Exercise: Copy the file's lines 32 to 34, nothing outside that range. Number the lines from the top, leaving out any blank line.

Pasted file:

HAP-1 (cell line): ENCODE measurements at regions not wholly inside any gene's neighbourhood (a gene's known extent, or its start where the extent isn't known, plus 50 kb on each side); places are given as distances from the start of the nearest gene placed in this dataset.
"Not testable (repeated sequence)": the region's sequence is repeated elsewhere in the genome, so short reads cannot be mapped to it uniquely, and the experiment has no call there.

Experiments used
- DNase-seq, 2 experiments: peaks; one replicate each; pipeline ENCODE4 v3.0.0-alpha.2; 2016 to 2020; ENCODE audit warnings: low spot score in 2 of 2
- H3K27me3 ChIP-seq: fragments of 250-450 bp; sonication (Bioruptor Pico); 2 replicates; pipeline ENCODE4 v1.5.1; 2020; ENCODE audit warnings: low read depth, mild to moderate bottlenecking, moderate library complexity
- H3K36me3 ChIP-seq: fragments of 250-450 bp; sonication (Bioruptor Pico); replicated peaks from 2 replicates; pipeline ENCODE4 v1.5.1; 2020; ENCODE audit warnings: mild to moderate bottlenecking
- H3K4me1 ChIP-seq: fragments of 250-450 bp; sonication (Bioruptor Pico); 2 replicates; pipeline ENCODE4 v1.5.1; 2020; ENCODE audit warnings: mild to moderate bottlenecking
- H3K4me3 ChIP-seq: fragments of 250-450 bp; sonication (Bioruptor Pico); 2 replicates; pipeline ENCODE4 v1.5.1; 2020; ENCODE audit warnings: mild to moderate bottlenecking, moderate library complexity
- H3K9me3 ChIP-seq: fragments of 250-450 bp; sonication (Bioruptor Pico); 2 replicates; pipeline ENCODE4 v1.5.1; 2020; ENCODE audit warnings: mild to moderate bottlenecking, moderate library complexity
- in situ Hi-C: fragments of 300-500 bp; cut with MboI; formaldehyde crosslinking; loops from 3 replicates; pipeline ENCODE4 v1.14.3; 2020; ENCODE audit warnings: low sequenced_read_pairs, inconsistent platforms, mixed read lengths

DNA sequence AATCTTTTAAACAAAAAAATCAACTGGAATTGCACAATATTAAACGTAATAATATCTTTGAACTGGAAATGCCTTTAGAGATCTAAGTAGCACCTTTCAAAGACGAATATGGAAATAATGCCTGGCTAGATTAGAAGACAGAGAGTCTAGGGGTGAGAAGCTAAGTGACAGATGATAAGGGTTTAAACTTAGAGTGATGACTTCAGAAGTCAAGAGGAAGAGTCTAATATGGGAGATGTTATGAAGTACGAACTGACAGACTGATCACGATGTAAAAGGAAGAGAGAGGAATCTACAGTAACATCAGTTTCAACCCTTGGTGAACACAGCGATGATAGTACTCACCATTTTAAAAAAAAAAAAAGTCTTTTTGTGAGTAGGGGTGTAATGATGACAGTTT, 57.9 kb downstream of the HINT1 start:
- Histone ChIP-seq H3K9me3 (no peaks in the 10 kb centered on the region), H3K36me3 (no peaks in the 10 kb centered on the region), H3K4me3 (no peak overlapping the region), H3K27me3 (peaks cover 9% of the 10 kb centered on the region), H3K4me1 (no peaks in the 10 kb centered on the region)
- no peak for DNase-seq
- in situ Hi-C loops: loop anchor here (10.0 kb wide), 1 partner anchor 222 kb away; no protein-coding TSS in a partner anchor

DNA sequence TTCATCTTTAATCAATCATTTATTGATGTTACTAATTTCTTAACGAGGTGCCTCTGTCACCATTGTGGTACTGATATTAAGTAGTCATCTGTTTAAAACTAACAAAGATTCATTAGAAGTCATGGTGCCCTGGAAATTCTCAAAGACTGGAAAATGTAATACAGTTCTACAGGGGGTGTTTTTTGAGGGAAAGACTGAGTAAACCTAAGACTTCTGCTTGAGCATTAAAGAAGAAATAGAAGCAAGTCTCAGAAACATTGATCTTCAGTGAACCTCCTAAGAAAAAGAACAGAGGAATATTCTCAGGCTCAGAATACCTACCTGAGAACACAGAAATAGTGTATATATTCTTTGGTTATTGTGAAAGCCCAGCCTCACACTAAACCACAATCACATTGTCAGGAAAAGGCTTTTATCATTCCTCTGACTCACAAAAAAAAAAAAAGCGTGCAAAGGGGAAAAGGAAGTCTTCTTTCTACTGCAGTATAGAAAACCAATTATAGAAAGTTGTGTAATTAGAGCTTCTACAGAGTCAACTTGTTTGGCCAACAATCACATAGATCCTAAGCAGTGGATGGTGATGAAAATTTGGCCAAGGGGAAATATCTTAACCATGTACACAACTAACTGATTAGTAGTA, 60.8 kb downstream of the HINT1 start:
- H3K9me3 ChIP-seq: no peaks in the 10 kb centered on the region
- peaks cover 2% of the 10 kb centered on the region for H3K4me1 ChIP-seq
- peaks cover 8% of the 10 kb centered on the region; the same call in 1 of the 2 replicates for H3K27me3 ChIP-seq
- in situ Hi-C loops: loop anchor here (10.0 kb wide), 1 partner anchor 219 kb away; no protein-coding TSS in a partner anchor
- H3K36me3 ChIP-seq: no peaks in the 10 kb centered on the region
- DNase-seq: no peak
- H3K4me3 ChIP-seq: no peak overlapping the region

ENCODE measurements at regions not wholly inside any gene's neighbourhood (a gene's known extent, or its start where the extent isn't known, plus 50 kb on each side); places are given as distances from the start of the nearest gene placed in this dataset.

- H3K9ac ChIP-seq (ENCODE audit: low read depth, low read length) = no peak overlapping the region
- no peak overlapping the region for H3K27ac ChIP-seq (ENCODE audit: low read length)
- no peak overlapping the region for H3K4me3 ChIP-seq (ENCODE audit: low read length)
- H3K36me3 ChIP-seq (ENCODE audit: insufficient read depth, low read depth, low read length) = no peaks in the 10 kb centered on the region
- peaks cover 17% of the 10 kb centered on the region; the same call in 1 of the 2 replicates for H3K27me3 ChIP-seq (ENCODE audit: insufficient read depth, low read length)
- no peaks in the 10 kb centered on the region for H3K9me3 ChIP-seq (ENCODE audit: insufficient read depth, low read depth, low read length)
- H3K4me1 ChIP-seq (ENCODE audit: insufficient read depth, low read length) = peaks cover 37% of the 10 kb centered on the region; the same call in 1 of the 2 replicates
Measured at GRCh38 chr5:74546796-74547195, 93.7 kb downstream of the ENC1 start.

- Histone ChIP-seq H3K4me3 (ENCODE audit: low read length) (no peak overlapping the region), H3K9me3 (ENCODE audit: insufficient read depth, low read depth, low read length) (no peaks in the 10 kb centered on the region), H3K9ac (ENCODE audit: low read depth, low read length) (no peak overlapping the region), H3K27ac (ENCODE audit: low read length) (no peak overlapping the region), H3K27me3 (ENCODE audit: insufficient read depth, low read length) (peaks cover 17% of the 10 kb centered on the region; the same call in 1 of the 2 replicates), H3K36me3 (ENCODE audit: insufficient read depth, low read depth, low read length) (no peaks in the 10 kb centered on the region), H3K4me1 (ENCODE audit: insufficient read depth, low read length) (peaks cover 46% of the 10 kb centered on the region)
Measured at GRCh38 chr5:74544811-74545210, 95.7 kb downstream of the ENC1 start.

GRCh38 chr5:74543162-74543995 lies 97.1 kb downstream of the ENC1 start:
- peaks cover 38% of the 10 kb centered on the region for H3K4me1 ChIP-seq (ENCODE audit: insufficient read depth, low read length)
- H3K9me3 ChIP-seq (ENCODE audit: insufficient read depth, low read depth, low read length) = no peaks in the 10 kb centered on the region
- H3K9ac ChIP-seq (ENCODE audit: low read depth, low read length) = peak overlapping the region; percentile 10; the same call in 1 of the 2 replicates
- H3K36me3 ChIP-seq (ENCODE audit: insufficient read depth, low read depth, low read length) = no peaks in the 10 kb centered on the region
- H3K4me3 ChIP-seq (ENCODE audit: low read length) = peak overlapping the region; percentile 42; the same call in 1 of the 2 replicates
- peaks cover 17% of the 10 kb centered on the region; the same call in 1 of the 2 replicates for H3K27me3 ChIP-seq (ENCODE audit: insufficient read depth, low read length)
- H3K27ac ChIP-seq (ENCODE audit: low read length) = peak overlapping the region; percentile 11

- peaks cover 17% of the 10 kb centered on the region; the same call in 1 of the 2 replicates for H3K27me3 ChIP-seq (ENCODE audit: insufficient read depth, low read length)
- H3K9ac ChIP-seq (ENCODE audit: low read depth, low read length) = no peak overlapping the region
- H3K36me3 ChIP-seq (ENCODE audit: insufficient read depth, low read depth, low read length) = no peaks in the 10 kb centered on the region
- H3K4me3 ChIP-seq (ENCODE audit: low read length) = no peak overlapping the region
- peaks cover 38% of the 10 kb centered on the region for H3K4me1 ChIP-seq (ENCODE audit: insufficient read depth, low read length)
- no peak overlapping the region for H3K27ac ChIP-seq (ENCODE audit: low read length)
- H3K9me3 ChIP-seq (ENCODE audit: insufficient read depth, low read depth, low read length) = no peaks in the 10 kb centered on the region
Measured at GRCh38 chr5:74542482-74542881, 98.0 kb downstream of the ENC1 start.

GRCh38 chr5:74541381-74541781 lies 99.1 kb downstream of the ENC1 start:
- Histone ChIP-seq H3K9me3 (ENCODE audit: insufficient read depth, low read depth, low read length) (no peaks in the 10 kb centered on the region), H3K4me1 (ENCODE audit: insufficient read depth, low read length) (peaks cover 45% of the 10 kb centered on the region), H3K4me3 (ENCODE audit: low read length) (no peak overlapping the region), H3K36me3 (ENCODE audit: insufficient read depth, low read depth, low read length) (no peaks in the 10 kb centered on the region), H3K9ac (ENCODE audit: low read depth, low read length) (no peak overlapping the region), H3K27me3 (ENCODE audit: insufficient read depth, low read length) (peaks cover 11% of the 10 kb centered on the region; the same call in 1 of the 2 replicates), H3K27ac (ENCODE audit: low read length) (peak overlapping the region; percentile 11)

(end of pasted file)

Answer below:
- Histone ChIP-seq H3K4me3 (ENCODE audit: low read length) (no peak overlapping the region), H3K9me3 (ENCODE audit: insufficient read depth, low read depth, low read length) (no peaks in the 10 kb centered on the region), H3K9ac (ENCODE audit: low read depth, low read length) (no peak overlapping the region), H3K27ac (ENCODE audit: low read length) (no peak overlapping the region), H3K27me3 (ENCODE audit: insufficient read depth, low read length) (peaks cover 17% of the 10 kb centered on the region; the same call in 1 of the 2 replicates), H3K36me3 (ENCODE audit: insufficient read depth, low read depth, low read length) (no peaks in the 10 kb centered on the region), H3K4me1 (ENCODE audit: insufficient read depth, low read length) (peaks cover 46% of the 10 kb centered on the region)
Measured at GRCh38 chr5:74544811-74545210, 95.7 kb downstream of the ENC1 start.

GRCh38 chr5:74543162-74543995 lies 97.1 kb downstream of the ENC1 start: